FRIDAY, July 18 (HealthDay News) -- The prevalence of mantle cell lymphoma, an aggressive form of non-Hodgkin lymphoma, is increasing, and most patients are diagnosed with advanced stages of the disease, notes a study by researchers at the University of Texas M.D. Anderson Cancer Center.
Mantle cell lymphoma is a fast-growing, incurable cancer of the immune system, characterized by cancer cells that may be in the lymph nodes, spleen, bone marrow, blood or gastrointestinal system.
The study authors found that the incidence of mantle cell lymphoma increased from 2.7 people per one million in 1992 to 6.9 per one million in 2004. The cause of this increase is unknown.
An examination of the records of 2,459 people diagnosed with mantle cell lymphoma between 1992 and 2004 showed that men were more than twice as likely as women to be diagnosed with the disease, and that Caucasians had the highest risk of all ethnic groups.
Age was also a factor. People ages 70 to 79 were more likely to be diagnosed with the disease than all other age groups. The researchers also found that almost three-quarters of all mantle cell lymphoma patients were diagnosed with advanced disease (stages III and IV).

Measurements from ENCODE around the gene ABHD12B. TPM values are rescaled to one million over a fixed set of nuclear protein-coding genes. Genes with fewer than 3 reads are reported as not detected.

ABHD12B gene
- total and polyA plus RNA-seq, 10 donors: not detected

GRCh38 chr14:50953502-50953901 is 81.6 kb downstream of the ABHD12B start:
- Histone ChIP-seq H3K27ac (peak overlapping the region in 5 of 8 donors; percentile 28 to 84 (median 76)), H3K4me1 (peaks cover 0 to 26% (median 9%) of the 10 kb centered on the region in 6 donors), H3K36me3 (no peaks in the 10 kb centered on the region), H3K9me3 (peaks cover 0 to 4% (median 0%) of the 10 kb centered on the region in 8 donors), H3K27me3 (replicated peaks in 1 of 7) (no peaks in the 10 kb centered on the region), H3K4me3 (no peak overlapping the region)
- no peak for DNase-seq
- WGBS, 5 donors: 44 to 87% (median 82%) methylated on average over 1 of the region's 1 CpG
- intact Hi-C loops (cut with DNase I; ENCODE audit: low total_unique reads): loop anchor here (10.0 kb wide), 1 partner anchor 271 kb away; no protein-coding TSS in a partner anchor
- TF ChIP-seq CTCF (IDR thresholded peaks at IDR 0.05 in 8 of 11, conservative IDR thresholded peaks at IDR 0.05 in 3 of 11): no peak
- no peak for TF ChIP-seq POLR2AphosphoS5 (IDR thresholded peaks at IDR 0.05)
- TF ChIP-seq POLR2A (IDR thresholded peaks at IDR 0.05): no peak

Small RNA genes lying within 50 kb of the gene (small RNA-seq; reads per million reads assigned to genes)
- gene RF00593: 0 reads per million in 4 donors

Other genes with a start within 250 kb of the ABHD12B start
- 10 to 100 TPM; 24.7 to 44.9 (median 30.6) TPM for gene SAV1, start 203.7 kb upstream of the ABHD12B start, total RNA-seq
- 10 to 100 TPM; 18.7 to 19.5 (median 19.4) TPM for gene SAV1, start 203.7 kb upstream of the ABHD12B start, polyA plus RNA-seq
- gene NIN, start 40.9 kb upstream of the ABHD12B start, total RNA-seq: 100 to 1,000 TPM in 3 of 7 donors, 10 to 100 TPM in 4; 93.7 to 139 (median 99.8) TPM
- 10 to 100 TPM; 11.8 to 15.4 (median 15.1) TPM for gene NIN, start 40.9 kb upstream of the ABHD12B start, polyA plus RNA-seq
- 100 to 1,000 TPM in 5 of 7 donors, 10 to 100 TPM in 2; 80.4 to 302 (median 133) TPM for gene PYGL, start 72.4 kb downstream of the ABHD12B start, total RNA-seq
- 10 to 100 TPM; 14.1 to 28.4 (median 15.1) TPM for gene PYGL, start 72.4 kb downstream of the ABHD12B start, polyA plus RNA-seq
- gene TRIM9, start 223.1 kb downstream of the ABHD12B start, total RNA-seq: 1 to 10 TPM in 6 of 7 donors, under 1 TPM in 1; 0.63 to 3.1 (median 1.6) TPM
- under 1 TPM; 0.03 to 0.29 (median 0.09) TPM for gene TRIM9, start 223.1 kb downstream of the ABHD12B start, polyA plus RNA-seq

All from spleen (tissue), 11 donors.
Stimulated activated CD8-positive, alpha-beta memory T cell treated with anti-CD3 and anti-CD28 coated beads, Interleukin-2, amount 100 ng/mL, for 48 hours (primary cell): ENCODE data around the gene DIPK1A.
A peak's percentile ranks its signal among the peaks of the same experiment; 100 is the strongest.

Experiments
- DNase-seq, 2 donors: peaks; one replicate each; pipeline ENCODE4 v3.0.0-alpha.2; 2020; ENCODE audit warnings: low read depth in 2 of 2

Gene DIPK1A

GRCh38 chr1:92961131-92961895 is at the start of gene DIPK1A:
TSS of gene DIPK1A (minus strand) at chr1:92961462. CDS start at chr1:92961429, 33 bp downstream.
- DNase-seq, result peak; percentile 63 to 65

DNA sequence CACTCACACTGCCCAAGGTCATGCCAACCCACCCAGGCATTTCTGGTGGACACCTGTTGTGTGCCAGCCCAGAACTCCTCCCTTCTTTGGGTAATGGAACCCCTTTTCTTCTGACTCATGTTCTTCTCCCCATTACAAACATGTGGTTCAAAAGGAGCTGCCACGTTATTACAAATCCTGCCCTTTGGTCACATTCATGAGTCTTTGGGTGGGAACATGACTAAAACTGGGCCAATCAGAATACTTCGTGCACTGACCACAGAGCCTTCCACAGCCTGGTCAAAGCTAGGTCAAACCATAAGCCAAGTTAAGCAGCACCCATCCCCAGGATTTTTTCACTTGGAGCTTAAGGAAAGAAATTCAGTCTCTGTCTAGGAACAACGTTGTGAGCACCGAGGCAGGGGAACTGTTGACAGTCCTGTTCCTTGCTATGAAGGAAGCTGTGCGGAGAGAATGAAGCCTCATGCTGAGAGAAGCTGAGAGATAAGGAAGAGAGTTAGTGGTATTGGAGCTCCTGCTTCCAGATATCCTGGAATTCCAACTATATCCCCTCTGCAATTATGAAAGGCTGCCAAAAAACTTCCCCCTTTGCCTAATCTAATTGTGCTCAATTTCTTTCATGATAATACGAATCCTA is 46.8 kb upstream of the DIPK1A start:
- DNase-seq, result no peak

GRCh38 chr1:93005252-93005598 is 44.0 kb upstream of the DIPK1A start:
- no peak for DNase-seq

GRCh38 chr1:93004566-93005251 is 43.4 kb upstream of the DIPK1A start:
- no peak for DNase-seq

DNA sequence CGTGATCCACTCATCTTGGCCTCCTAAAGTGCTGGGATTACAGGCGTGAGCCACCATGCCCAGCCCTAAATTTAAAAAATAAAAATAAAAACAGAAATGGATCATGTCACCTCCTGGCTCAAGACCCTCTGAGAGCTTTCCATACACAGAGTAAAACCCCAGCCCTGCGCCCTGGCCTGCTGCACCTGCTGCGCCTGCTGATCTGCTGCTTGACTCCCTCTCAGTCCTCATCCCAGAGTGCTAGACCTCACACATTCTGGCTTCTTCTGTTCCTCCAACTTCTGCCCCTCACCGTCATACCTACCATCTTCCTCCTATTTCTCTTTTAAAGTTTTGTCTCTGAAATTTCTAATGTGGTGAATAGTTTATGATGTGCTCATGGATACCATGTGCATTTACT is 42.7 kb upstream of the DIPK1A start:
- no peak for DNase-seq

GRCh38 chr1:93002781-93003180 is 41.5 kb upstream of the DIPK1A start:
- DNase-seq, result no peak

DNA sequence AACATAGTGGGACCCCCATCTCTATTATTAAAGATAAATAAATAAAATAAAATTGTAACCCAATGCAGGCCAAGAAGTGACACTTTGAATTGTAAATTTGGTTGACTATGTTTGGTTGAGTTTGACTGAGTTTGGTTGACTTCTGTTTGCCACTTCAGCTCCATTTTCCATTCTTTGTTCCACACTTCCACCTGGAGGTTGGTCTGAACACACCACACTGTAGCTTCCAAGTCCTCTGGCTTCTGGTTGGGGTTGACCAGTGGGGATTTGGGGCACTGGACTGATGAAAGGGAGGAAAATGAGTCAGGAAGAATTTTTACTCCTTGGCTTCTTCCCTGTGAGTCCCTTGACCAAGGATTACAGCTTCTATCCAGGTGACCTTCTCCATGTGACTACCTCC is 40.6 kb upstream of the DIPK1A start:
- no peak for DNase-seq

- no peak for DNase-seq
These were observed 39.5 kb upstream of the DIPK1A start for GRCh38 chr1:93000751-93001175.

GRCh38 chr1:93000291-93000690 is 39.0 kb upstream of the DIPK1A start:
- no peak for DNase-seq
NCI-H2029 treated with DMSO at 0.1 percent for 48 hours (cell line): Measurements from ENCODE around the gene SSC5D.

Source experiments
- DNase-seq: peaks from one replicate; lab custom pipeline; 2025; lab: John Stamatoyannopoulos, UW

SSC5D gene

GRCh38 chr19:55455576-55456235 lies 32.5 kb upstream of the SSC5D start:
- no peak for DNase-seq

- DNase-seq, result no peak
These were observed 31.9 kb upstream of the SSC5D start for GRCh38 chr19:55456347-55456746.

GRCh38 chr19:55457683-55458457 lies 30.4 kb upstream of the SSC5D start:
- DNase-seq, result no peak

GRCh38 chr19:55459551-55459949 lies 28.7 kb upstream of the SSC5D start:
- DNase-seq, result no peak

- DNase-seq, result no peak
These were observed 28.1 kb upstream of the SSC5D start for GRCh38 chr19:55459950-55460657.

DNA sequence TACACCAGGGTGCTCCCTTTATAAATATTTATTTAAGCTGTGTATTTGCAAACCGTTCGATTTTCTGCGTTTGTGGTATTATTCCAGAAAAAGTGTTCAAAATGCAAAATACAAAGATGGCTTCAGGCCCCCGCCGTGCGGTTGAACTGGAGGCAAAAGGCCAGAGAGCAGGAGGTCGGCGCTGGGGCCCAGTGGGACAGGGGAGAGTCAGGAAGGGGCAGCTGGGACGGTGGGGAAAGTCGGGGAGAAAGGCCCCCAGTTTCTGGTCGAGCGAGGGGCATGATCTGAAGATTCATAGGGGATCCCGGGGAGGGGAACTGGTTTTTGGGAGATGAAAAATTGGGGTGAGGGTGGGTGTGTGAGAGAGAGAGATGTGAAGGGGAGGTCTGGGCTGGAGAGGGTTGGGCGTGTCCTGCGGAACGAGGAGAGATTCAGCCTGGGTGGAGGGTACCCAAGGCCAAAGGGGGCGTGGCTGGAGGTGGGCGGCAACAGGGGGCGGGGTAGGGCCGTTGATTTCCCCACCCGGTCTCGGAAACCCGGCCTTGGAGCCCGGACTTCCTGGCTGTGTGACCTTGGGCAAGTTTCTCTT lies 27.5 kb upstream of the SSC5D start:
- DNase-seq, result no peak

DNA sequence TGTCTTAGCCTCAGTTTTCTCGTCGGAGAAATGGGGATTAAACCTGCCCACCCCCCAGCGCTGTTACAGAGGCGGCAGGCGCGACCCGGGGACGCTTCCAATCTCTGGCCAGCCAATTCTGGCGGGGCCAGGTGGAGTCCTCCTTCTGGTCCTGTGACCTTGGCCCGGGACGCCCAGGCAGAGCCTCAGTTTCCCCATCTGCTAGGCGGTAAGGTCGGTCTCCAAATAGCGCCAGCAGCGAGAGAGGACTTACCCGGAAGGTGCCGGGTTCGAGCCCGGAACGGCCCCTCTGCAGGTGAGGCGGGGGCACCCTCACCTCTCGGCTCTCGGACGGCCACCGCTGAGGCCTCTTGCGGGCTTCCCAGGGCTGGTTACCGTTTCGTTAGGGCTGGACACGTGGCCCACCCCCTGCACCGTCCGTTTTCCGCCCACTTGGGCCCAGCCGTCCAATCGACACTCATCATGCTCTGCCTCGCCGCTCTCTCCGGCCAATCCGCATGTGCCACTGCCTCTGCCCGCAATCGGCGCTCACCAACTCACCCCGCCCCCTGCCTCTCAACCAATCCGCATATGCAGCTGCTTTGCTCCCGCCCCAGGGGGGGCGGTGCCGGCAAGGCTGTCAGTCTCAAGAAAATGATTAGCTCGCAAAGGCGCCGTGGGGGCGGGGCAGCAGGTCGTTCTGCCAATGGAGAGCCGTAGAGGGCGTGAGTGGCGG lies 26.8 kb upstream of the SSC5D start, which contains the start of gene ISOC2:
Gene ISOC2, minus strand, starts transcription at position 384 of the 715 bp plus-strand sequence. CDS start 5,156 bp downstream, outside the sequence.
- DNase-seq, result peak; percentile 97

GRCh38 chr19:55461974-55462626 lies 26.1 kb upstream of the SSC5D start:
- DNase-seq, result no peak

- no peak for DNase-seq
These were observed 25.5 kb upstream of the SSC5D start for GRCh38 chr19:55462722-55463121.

Because the disease often goes undetected until later stages, it has the poorest prognosis of all lymphomas. New anti-cancer therapies have helped improve survival rates of various types of non-Hodgkin lymphoma, but there is no clear standard approach for treating mantle cell lymphoma, the researchers said.
"A better understanding of the epidemiology of mantle cell lymphoma, the development of novel agents, more research funding and increased public awareness are all needed," they wrote.
The study is published in the Aug. 15 issue of the journal Cancer.
The U.S. National Cancer Institute has more about non-Hodgkin lymphomas.
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